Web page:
Never Stop Running: Allard Lowenstein and the Struggle to Save American Liberalism

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Princeton University Press, 1998 - Biography & Autobiography - 556 pages
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Never Stop Running is the poignant saga of Allard Lowenstein, one of America's last liberal heroes. The book is both a chronicle of liberalism at the barricades in the 1960s and 1970s and the story of a man desperately seeking peace in his interior life. A leader of student protests against the Vietnam War, he was a principal organizer in the movement that drove Lyndon Johnson from the White House in 1968. Most of all, Lowenstein had the remarkable ability to inspire the people who worked with him; he had a strong effect on hundreds of young people--many of whom (like Bill Bradley, Barney Frank, and Bob Kerry) are prominent in public life today. This is the story of an inspiring character in the fight against racism, war, and social injustice..

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NEVER STOP RUNNING: Allard Lowenstein and the Struggle to Save American Liberalism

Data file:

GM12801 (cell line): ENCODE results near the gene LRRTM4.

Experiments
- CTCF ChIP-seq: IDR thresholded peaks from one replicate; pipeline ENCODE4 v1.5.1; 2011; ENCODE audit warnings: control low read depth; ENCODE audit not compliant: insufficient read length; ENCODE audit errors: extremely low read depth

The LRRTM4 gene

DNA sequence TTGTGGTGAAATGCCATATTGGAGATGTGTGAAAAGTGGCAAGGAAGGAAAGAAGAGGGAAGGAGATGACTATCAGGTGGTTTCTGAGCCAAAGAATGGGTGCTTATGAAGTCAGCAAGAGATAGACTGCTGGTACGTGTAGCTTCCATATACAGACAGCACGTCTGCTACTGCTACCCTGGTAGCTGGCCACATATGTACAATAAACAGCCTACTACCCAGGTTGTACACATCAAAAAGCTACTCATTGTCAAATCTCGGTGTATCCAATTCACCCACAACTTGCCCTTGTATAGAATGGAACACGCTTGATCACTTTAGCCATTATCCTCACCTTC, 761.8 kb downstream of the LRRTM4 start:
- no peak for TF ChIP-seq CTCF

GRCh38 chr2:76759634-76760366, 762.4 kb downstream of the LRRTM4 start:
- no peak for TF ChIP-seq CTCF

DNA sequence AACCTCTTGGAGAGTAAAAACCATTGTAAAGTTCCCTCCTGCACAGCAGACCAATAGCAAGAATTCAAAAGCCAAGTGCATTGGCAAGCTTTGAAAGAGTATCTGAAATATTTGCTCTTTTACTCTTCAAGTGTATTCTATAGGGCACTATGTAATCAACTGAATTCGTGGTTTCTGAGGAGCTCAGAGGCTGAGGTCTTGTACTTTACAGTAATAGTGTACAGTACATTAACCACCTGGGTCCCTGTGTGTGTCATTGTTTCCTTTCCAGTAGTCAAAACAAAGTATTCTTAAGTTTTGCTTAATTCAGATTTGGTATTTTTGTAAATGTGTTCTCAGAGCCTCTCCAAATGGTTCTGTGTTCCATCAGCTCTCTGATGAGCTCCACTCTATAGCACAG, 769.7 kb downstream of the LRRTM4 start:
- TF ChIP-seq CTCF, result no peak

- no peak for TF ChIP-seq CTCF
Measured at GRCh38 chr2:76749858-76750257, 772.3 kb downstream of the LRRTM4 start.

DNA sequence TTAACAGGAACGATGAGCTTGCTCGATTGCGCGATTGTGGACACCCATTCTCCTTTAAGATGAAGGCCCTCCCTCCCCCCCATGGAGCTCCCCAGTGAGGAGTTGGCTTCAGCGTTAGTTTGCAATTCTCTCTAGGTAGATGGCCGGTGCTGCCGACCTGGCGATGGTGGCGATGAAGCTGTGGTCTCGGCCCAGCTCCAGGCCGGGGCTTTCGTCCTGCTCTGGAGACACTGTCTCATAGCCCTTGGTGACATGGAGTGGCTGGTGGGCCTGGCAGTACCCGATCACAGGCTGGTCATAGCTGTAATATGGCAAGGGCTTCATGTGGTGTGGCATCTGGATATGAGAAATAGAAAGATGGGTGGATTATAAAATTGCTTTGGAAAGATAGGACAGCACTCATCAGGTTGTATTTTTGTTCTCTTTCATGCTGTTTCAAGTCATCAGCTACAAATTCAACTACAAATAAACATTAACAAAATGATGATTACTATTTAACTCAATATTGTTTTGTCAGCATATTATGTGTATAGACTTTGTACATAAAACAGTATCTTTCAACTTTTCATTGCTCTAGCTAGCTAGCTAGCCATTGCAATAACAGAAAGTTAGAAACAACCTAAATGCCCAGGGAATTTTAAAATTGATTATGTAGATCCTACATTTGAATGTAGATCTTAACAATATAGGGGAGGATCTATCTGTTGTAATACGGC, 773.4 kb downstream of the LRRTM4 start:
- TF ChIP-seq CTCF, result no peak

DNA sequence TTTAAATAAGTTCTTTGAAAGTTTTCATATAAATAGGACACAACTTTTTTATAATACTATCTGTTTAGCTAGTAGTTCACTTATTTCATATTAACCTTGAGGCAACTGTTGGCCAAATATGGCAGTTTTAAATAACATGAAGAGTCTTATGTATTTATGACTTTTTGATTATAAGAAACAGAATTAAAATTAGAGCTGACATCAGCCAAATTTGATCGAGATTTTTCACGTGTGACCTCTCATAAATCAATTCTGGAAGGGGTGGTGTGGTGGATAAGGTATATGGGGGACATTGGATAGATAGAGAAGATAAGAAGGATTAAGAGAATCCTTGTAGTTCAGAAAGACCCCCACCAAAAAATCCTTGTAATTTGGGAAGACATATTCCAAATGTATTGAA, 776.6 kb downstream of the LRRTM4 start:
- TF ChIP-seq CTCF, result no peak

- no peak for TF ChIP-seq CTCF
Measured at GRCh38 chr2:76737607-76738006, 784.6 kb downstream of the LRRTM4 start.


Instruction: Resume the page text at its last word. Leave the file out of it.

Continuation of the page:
User Review  - Jane Doe - Kirkus

A compelling life and psychological portrait of Allard Lowenstein—a prime architect of the 60's civil-rights and antiwar movements—that tells a larger story as well: of postwar American liberalism's ... Read full review

Never stop running: Allard Lowenstein and the struggle to save American liberalism

User Review  - Not Available - Book Verdict

Lowenstein, the brilliant, enigmatic 1960s radical, congressman, and ambassador to the United Nations, is depicted in this outstanding, sympathetic biography as a metaphor for an era of great social ... Read full review

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About the author (1998)

William H. Chafeis Alice Mary Baldwin Professor of History at Duke University. His books include The American Woman, The Unfinished Journey, and Civilities and Civil Rights.

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